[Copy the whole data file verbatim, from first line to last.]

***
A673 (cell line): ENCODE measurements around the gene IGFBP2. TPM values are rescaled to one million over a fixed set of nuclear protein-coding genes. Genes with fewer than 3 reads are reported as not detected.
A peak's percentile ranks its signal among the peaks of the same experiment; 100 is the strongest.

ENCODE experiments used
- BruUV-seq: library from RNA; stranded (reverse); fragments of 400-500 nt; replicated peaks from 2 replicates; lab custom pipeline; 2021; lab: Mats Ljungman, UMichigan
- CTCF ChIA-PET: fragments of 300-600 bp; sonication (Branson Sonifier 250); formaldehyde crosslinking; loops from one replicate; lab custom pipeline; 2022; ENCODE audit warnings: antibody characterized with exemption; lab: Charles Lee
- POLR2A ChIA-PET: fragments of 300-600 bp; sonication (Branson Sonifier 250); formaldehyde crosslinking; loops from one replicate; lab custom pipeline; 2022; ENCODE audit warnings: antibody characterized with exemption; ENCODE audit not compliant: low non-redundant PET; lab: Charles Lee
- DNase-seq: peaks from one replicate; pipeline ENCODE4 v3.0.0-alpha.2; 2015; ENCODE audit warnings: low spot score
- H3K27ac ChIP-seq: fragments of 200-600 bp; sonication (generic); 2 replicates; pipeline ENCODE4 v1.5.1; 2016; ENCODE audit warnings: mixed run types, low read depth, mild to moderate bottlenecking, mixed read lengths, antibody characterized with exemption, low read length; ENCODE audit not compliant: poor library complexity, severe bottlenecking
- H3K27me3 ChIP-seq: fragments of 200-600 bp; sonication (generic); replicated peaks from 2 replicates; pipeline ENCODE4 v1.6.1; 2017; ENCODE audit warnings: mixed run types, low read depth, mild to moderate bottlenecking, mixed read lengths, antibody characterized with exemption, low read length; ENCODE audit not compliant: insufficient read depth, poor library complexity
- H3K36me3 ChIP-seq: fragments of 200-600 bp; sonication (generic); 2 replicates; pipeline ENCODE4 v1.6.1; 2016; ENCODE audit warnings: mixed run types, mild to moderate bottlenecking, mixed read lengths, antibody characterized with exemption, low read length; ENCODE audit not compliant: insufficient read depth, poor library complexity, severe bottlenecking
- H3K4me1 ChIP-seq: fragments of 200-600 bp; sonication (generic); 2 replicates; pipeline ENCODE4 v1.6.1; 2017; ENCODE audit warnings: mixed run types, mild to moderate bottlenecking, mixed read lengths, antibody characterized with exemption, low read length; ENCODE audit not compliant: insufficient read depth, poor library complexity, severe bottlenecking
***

A673 (cell line): ENCODE measurements around the gene IGFBP2. TPM values are rescaled to one million over a fixed set of nuclear protein-coding genes. Genes with fewer than 3 reads are reported as not detected.
A peak's percentile ranks its signal among the peaks of the same experiment; 100 is the strongest.

ENCODE experiments used
- BruUV-seq: library from RNA; stranded (reverse); fragments of 400-500 nt; replicated peaks from 2 replicates; lab custom pipeline; 2021; lab: Mats Ljungman, UMichigan
- CTCF ChIA-PET: fragments of 300-600 bp; sonication (Branson Sonifier 250); formaldehyde crosslinking; loops from one replicate; lab custom pipeline; 2022; ENCODE audit warnings: antibody characterized with exemption; lab: Charles Lee
- POLR2A ChIA-PET: fragments of 300-600 bp; sonication (Branson Sonifier 250); formaldehyde crosslinking; loops from one replicate; lab custom pipeline; 2022; ENCODE audit warnings: antibody characterized with exemption; ENCODE audit not compliant: low non-redundant PET; lab: Charles Lee
- DNase-seq: peaks from one replicate; pipeline ENCODE4 v3.0.0-alpha.2; 2015; ENCODE audit warnings: low spot score
- H3K27ac ChIP-seq: fragments of 200-600 bp; sonication (generic); 2 replicates; pipeline ENCODE4 v1.5.1; 2016; ENCODE audit warnings: mixed run types, low read depth, mild to moderate bottlenecking, mixed read lengths, antibody characterized with exemption, low read length; ENCODE audit not compliant: poor library complexity, severe bottlenecking
- H3K27me3 ChIP-seq: fragments of 200-600 bp; sonication (generic); replicated peaks from 2 replicates; pipeline ENCODE4 v1.6.1; 2017; ENCODE audit warnings: mixed run types, low read depth, mild to moderate bottlenecking, mixed read lengths, antibody characterized with exemption, low read length; ENCODE audit not compliant: insufficient read depth, poor library complexity
- H3K36me3 ChIP-seq: fragments of 200-600 bp; sonication (generic); 2 replicates; pipeline ENCODE4 v1.6.1; 2016; ENCODE audit warnings: mixed run types, mild to moderate bottlenecking, mixed read lengths, antibody characterized with exemption, low read length; ENCODE audit not compliant: insufficient read depth, poor library complexity, severe bottlenecking
- H3K4me1 ChIP-seq: fragments of 200-600 bp; sonication (generic); 2 replicates; pipeline ENCODE4 v1.6.1; 2017; ENCODE audit warnings: mixed run types, mild to moderate bottlenecking, mixed read lengths, antibody characterized with exemption, low read length; ENCODE audit not compliant: insufficient read depth, poor library complexity, severe bottlenecking